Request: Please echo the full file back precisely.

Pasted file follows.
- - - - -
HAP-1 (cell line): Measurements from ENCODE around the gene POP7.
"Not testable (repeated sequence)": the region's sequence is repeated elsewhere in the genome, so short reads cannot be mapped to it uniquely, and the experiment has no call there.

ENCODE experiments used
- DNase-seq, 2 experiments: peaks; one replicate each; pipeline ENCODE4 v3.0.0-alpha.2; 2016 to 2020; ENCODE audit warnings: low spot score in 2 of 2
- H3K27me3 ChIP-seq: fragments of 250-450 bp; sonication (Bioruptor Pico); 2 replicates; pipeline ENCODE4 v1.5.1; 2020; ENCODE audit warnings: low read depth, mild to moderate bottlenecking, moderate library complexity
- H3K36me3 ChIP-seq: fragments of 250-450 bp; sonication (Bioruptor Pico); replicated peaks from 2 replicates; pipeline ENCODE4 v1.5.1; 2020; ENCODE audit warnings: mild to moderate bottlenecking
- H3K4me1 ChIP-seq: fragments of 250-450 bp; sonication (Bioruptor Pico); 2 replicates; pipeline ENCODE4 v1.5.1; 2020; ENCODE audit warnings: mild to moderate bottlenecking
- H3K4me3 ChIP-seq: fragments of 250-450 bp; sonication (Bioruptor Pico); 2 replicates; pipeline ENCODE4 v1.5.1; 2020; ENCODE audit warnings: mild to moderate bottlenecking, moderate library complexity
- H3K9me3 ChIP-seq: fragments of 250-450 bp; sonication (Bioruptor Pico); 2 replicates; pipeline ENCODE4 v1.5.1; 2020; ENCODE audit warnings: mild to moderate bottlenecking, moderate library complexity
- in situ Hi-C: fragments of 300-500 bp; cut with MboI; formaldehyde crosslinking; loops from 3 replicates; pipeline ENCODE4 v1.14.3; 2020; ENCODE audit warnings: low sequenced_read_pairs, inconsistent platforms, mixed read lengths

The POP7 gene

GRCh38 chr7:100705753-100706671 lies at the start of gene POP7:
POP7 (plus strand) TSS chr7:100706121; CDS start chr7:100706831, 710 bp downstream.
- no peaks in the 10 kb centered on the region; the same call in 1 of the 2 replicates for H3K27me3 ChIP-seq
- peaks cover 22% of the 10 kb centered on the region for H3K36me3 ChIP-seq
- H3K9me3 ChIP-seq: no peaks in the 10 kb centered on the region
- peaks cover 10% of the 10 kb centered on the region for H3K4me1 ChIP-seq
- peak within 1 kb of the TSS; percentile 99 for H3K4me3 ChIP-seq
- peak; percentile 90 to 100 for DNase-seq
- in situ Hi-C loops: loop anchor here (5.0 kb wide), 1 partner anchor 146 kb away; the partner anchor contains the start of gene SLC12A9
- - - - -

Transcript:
HAP-1 (cell line): Measurements from ENCODE around the gene POP7.
"Not testable (repeated sequence)": the region's sequence is repeated elsewhere in the genome, so short reads cannot be mapped to it uniquely, and the experiment has no call there.

ENCODE experiments used
- DNase-seq, 2 experiments: peaks; one replicate each; pipeline ENCODE4 v3.0.0-alpha.2; 2016 to 2020; ENCODE audit warnings: low spot score in 2 of 2
- H3K27me3 ChIP-seq: fragments of 250-450 bp; sonication (Bioruptor Pico); 2 replicates; pipeline ENCODE4 v1.5.1; 2020; ENCODE audit warnings: low read depth, mild to moderate bottlenecking, moderate library complexity
- H3K36me3 ChIP-seq: fragments of 250-450 bp; sonication (Bioruptor Pico); replicated peaks from 2 replicates; pipeline ENCODE4 v1.5.1; 2020; ENCODE audit warnings: mild to moderate bottlenecking
- H3K4me1 ChIP-seq: fragments of 250-450 bp; sonication (Bioruptor Pico); 2 replicates; pipeline ENCODE4 v1.5.1; 2020; ENCODE audit warnings: mild to moderate bottlenecking
- H3K4me3 ChIP-seq: fragments of 250-450 bp; sonication (Bioruptor Pico); 2 replicates; pipeline ENCODE4 v1.5.1; 2020; ENCODE audit warnings: mild to moderate bottlenecking, moderate library complexity
- H3K9me3 ChIP-seq: fragments of 250-450 bp; sonication (Bioruptor Pico); 2 replicates; pipeline ENCODE4 v1.5.1; 2020; ENCODE audit warnings: mild to moderate bottlenecking, moderate library complexity
- in situ Hi-C: fragments of 300-500 bp; cut with MboI; formaldehyde crosslinking; loops from 3 replicates; pipeline ENCODE4 v1.14.3; 2020; ENCODE audit warnings: low sequenced_read_pairs, inconsistent platforms, mixed read lengths

The POP7 gene

GRCh38 chr7:100705753-100706671 lies at the start of gene POP7:
POP7 (plus strand) TSS chr7:100706121; CDS start chr7:100706831, 710 bp downstream.
- no peaks in the 10 kb centered on the region; the same call in 1 of the 2 replicates for H3K27me3 ChIP-seq
- peaks cover 22% of the 10 kb centered on the region for H3K36me3 ChIP-seq
- H3K9me3 ChIP-seq: no peaks in the 10 kb centered on the region
- peaks cover 10% of the 10 kb centered on the region for H3K4me1 ChIP-seq
- peak within 1 kb of the TSS; percentile 99 for H3K4me3 ChIP-seq
- peak; percentile 90 to 100 for DNase-seq
- in situ Hi-C loops: loop anchor here (5.0 kb wide), 1 partner anchor 146 kb away; the partner anchor contains the start of gene SLC12A9